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Ponytails For Export After Charity Shearing Head-shave

All cleaned-up, from left shearing crank grinder Alice Woolston, shearing legend Sir David Fagan and shaven Natalie Crisp after the charity event in Te Kuiti on Friday night. Photo / SSNZ

Shearing legend Sir David Fagan has taken to the handpiece again to shear pony tails for export.

The Friday-night moment was part of the entertainment during the North Island Speedshear Shearing Championship in hometown Te Kuiti on Friday night, when he used a crank-powered handpiece to shave the head of local and former England World championships woolhandling representative Natalie Crisp.

Her pony tails are now headed for the Little Princess Trust in the UK, which provides human hair wigs for child cancer sufferers who have lost their hair, while cash donations on the night and on a Givealitle page are destined for Breast Cancer Foundation NZ.

Crisp first came to New Zealand to shear about 17 years ago and has now been living in the country for about eight years with partner Nik Bryant.

She now enters the woolsheds only rarely, the fulltime job now being with Waitomo Honey, with even the boss Alice Woolston roped-in on Friday night. She had two roles, as a firefighter collecting at the door for the Te Kuiti Volunteer Fire Brigade, and as the grinder cranking the power for the head-shaving, which took place in front of a crowd of up to 200 at the Waitete Rugby Club, the club of late rugby great Sir Colin Meads.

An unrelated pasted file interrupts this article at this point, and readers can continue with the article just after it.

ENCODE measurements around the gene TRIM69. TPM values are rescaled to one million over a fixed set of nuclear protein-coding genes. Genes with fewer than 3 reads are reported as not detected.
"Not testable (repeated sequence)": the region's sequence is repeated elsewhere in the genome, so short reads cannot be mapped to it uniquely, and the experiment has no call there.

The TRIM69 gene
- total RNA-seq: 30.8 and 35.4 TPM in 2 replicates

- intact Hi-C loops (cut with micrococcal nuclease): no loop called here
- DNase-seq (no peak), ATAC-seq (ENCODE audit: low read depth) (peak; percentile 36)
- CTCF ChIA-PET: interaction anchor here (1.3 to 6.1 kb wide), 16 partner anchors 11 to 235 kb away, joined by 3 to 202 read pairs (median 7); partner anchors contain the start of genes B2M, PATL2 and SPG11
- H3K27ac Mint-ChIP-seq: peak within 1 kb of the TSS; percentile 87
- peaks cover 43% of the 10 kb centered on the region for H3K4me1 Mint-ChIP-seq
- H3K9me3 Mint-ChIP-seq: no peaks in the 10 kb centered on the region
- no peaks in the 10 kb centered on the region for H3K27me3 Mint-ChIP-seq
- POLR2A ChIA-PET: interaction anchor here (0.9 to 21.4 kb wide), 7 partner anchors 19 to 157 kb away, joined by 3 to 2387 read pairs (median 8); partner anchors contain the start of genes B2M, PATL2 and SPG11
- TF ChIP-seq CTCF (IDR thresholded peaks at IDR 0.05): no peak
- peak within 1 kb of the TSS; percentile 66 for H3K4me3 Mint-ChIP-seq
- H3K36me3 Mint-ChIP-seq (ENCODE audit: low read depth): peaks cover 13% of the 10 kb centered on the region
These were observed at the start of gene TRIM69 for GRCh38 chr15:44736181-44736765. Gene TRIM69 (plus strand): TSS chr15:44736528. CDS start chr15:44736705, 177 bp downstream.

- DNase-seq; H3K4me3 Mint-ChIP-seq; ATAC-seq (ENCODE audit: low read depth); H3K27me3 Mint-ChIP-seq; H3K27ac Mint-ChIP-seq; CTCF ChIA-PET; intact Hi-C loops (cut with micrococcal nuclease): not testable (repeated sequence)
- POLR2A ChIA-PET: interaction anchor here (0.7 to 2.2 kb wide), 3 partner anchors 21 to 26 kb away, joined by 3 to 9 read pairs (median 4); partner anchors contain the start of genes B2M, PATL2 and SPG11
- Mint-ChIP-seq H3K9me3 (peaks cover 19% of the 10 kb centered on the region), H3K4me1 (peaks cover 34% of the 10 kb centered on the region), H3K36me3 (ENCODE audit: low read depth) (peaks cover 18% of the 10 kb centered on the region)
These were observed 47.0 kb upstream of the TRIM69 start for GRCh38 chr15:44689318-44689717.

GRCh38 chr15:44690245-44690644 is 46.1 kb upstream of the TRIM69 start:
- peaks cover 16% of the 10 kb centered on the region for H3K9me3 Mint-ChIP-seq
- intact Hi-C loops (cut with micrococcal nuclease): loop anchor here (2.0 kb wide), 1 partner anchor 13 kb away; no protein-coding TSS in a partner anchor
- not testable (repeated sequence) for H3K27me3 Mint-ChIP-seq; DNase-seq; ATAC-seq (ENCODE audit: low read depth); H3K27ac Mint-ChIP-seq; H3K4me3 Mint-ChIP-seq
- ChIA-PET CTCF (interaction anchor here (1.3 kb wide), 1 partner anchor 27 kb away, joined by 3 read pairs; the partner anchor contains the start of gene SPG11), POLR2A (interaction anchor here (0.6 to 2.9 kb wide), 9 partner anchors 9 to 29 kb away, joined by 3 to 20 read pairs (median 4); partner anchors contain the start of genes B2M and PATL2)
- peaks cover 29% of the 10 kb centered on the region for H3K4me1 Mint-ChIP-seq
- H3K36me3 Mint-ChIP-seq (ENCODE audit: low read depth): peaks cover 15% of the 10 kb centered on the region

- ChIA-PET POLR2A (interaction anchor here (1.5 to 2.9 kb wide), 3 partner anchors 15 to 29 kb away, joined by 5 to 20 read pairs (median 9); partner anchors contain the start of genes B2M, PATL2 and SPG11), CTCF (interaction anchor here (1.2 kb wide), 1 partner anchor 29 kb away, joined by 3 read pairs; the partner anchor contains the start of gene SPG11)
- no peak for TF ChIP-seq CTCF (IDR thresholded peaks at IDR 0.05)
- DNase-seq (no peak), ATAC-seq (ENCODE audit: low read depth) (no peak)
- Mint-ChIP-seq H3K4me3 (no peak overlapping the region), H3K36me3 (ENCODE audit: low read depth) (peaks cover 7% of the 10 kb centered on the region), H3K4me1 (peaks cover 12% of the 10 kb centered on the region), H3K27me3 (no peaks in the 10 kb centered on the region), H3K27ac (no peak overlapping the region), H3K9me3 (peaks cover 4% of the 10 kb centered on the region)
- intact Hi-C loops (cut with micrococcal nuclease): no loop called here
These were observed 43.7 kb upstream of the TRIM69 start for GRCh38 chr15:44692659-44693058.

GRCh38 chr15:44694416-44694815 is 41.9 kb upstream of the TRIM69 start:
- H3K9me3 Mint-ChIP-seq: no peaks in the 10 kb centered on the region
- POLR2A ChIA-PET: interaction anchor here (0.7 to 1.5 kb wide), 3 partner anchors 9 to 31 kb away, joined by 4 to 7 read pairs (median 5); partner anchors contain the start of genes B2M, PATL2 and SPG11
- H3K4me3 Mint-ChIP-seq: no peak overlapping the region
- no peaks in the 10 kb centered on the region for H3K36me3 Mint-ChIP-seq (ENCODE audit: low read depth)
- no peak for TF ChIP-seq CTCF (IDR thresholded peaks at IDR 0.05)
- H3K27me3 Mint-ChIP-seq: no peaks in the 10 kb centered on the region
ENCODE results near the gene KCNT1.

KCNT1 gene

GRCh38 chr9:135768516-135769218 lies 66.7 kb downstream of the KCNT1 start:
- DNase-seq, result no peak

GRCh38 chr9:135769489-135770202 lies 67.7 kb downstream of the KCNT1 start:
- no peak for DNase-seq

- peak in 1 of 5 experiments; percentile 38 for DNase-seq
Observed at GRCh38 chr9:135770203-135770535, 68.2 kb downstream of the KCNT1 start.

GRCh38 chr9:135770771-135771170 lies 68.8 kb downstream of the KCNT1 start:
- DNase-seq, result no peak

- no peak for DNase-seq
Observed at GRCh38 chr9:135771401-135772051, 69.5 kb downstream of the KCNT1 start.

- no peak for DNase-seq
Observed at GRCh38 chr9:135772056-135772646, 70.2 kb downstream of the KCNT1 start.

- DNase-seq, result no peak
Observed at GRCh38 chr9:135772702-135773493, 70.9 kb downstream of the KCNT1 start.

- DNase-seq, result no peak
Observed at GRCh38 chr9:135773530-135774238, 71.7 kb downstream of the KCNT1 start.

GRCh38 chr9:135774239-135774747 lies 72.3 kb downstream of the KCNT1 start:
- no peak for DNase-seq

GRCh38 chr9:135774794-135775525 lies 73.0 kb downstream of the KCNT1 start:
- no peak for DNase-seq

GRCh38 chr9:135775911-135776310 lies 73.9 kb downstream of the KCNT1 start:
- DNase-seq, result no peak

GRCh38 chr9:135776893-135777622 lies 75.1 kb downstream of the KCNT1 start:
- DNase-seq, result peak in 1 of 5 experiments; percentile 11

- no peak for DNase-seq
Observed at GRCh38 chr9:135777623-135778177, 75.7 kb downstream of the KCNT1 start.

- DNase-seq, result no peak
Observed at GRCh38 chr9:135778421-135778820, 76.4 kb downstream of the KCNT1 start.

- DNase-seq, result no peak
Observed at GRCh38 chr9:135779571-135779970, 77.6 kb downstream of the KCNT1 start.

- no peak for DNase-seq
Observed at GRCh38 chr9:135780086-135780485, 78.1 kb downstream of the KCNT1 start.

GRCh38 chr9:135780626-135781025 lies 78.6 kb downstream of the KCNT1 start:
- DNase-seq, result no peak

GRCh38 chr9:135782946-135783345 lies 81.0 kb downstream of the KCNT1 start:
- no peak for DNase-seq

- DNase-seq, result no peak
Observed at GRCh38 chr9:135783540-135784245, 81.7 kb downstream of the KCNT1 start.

Two Speedshear competitor singlets were also auctioned on the night, one raising $300 which went into the Breast Cancer collection, and the other $150 which went to the fire brigade.

It was the latest of several fundraising shearing events in recent times, including two back-to-back eight-hour “days” in a 7am-5am effort by Hawke’s Bay shearer Ariki Hawkins in support of a shearing mate who was injured in a quadbike rollover on a Southland farm, and a 24hr “Shearathon”by Taihape shearers Brad Anderson and Sam Mallalieu in support of Ronald McDonald House.

Sir David, who retired from competitive shearing in 2015 with 642 Open-class wins and multiple World, Golden Shears and New Zealand titles behind him, surprised even himself with the cleanness job on the head-shave, saying that the quality of most haircuts done with shearing handpieces usually requires finishing touches from a barber or hairdresser.

Crisp sat like a lamb as Sir David completed the job - almost. A tassle left behind at the end could have meant the red-light of disqualification had it been part of the actual Speedshear, but Sir David removed the final piece of outstanding growth soon afterwards.

But Crisp had had some experience, having her hair shorn once before for charity, at the Great Yorkshire Show in England in 2014, when the person on the cutting gear was a real hairdresser.

© Scoop Media

 
 
 
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